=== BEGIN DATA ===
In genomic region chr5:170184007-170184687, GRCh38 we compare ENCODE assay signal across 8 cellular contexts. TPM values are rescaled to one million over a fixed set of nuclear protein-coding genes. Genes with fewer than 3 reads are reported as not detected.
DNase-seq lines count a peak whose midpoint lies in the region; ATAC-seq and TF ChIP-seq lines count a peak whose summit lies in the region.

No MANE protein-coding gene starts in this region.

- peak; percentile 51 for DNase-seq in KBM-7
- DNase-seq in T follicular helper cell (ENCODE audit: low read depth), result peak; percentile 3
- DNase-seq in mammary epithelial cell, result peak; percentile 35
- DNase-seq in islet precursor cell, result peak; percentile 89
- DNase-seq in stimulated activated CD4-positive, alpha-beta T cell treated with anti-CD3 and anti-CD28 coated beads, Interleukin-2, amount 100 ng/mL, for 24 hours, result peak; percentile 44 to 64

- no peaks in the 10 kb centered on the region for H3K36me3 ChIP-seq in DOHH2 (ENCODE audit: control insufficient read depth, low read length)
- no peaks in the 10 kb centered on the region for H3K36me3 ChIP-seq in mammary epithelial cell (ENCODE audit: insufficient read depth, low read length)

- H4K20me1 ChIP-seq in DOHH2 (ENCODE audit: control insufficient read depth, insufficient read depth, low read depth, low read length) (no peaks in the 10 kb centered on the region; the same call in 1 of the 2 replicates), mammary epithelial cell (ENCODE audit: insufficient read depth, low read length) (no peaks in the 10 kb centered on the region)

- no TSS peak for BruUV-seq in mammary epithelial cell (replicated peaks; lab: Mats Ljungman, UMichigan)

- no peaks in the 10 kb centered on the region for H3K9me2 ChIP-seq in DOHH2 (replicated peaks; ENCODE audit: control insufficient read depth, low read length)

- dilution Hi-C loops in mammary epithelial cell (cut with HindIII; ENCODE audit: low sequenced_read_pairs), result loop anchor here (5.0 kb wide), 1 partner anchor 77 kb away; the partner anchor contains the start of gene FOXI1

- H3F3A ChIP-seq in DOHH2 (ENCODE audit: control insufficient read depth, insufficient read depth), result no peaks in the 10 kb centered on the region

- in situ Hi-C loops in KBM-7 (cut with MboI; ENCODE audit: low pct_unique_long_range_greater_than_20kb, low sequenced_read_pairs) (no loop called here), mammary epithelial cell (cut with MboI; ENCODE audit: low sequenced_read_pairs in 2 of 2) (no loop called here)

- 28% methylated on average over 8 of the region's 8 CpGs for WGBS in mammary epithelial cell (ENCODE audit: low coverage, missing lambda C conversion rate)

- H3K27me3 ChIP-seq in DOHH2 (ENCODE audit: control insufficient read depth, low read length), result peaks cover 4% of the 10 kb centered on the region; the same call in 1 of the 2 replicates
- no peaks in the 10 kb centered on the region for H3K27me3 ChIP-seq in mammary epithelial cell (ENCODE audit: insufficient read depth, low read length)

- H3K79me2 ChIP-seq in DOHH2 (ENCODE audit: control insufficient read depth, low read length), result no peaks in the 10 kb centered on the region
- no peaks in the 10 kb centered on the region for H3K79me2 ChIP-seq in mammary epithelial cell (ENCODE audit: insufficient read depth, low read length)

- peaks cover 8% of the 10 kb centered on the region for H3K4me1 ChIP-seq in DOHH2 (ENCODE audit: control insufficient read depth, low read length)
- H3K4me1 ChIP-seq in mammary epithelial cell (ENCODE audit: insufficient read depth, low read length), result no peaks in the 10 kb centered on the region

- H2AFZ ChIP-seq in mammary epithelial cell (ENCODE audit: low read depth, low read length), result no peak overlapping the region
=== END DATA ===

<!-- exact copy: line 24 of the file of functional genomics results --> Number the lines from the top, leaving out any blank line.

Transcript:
- H2AFZ ChIP-seq in mammary epithelial cell (ENCODE audit: low read depth, low read length), result no peak overlapping the region